By Margaret Henn
Mayor Brandon Scott pledged to cancel the looming tax sale scheduled for May 15 for owner-occupied properties at Monday’s State of the City address. While this is a critical lifeline for many homeowners in tax sale right now, it is a band-aid on a much larger issue that the mayor still has failed to fully address.
Early in this year’s legislative session, Mayor Scott announced his legislative priorities, which included completely reforming the pernicious tax sale system that wreaks havoc each year on the lives of thousands of Baltimore City residents. The mayor said reforms would include, “Establishing protections for owner-occupied properties and authorizing the city to enter into payment plans for all municipal debts” and “Allowing for properties with outstanding liens to be transferred to heirs, which will preserve generational wealth and allow heirs to access programs benefiting owner-occupied properties.”
As an appointed member of the mayor’s Tax Sale Work Group, which had been meeting for a year to make recommendations on tax sale reform, and a public interest attorney who has represented homeowners in tax sale for 10 years, I was overjoyed to see the administration finally take tax sale reform seriously.
Members of our task force showed up in Annapolis to support legislation that the Baltimore City Delegation put forward in consultation with the mayor’s office. The legislation appeared to be moving towards passage when it was mysteriously halted days before the end of session, with no notice or explanation given to the Tax Sale Work Group. This all begs the question – just how committed is the mayor to tax sale reform?
Unpaid property taxes often affect the poorest homeowners in the most distressed neighborhoods and the resulting tax sales contribute to vacant and abandoned properties all over the city. Tax sales benefit a small group of private investors and have a disproportionate effect on Black homeowners and communities of color. Maryland Volunteer Lawyers Service has maintained a partnership with the Pro Bono Resource Center of Maryland to conduct free, annual tax sale clinics aimed at helping homeowners avoid tax sale since 2014. In the past four years, volunteer attorneys have assisted hundreds of people at these workshops.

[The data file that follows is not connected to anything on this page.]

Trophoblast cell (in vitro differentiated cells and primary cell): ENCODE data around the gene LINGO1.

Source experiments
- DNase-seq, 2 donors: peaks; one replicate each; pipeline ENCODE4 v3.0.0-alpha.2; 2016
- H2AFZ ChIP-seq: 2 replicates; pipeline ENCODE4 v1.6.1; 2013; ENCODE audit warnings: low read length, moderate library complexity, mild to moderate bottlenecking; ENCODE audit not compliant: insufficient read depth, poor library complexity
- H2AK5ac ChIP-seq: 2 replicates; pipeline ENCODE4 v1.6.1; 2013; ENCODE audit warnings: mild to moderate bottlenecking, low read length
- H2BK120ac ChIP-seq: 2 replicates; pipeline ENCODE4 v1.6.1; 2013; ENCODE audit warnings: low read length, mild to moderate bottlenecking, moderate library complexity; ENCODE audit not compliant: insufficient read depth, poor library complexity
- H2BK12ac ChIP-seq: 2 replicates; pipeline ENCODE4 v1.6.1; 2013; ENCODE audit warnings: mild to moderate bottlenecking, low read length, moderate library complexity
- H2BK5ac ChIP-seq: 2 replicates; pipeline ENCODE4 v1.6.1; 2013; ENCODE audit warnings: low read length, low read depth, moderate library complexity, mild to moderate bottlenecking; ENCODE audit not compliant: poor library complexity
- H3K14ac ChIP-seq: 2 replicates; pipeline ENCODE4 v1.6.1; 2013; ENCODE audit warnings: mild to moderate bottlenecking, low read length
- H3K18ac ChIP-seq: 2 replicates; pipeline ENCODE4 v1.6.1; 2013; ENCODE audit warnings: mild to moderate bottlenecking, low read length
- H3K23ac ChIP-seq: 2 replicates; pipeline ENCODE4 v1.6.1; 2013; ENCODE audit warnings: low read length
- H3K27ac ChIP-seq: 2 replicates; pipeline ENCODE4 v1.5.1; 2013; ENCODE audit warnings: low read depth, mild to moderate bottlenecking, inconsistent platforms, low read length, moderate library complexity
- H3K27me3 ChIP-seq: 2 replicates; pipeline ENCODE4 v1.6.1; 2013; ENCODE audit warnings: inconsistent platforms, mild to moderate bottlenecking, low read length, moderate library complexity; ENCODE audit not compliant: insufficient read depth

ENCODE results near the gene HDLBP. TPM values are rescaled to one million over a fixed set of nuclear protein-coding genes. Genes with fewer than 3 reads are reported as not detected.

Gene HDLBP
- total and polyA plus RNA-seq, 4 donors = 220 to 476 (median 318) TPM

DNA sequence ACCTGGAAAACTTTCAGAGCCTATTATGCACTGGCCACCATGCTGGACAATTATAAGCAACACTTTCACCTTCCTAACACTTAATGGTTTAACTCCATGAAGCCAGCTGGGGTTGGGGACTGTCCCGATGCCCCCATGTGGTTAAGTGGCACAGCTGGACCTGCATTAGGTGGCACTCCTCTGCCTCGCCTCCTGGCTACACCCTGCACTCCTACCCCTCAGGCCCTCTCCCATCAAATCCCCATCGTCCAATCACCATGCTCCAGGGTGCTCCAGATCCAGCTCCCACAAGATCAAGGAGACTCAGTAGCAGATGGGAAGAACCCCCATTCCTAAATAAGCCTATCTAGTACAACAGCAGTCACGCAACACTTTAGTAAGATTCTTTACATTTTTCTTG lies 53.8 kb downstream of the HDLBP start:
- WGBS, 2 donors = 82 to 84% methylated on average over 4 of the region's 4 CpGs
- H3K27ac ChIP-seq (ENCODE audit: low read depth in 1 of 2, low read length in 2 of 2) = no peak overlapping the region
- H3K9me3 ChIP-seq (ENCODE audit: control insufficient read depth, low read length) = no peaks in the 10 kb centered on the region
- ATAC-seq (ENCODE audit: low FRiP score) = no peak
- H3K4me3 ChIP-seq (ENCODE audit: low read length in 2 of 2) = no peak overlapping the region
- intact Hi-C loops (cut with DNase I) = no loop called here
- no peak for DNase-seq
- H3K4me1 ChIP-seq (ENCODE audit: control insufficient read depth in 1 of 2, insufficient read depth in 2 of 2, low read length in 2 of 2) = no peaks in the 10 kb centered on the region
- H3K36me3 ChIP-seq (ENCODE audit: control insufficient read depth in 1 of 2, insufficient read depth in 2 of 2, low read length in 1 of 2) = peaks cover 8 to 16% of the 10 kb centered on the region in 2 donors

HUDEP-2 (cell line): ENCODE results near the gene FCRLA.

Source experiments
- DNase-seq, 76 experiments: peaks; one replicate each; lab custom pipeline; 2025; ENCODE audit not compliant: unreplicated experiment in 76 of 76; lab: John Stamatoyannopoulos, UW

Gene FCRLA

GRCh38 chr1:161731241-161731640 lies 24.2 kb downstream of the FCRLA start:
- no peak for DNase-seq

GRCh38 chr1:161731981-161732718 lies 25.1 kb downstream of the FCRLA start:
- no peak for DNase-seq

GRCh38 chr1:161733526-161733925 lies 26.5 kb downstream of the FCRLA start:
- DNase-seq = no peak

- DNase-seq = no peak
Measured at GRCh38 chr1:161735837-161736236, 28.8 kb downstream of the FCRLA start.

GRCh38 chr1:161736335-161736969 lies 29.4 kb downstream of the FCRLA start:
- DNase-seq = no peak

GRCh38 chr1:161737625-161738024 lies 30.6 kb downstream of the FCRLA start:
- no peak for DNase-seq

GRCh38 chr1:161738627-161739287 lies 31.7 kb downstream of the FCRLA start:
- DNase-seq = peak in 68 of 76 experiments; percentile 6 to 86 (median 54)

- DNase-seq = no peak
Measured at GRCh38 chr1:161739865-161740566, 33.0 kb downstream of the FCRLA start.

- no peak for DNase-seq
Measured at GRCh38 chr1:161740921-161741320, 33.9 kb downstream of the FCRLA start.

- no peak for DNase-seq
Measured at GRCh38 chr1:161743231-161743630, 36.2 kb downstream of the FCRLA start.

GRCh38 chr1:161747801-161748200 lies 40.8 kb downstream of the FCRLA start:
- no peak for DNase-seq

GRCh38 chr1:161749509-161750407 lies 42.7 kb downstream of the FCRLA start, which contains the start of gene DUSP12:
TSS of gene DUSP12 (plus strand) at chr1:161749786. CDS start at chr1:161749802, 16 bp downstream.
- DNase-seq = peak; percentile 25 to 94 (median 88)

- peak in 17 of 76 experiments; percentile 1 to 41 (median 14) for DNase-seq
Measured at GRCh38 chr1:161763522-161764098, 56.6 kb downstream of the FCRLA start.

From the data we collected at previous tax sale clinics, roughly 72 percent of clients were seniors, 48 percent were disabled, 85 percent identified as Black and 72 percent reported a household income of $30,000 or less per year. Many of these homeowners survive on fixed incomes and struggle to pay their bills even before a tax sale happens. We also found that most homeowners live in multigenerational households where they provide shelter and support for their children and grandchildren.
The property tax system has long had the inequitable outcome of stripping wealth from Black families and their communities. For these families, the predominant form of accumulated wealth that they have and can pass on to their families is the equity in their homes. The loss of these homes further exacerbates the existing wealth gap.
In his State of the City speech, Mayor Scott said, “Make no mistake, we will not go back to the systems and practices that have historically failed our residents.” Yet, by pulling the tax sale reform bill at the 11th hour, Mayor Scott has done just the opposite.
I can’t help but wonder – When will the mayor’s actions match his words?
Margaret Henn is deputy director of Maryland Volunteer Lawyers Service, a nonprofit that mobilizes volunteers to provide free civil legal help each year to thousands of Marylanders who otherwise would be unable to afford representation.